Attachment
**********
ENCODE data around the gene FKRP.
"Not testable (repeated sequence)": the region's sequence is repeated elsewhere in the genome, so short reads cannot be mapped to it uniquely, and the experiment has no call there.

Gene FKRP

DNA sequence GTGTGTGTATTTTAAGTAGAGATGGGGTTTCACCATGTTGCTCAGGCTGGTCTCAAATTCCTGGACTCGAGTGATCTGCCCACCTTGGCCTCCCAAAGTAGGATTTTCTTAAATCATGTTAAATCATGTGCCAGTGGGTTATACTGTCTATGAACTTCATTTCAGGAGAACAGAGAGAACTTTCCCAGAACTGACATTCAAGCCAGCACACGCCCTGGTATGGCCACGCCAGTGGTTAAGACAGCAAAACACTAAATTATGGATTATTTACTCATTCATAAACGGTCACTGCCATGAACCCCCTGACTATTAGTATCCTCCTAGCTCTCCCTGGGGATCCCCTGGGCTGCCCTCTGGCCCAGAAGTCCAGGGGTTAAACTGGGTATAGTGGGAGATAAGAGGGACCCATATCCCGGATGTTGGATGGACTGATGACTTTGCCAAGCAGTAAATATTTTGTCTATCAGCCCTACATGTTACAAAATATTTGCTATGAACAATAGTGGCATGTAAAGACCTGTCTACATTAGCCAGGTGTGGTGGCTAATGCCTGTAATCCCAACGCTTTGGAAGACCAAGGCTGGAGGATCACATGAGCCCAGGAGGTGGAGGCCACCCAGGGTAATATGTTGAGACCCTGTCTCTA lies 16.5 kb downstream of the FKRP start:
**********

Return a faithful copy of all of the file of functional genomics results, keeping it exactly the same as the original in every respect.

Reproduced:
ENCODE data around the gene FKRP.
"Not testable (repeated sequence)": the region's sequence is repeated elsewhere in the genome, so short reads cannot be mapped to it uniquely, and the experiment has no call there.

Gene FKRP

DNA sequence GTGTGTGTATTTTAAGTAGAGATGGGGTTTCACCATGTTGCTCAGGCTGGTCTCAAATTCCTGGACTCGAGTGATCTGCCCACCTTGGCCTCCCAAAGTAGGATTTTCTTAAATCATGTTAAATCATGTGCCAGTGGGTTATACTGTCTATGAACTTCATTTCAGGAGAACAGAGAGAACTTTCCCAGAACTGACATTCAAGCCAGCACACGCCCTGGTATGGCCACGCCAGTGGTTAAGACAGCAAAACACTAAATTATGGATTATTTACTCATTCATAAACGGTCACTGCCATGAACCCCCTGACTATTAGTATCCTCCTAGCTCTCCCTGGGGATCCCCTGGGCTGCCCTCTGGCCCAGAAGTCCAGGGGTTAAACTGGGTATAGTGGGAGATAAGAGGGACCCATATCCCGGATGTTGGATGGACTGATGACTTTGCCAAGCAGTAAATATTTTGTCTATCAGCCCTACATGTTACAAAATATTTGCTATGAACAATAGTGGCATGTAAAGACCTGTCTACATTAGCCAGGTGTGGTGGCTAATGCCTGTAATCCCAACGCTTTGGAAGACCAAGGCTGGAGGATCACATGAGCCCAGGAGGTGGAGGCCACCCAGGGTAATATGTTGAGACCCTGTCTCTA lies 16.5 kb downstream of the FKRP start: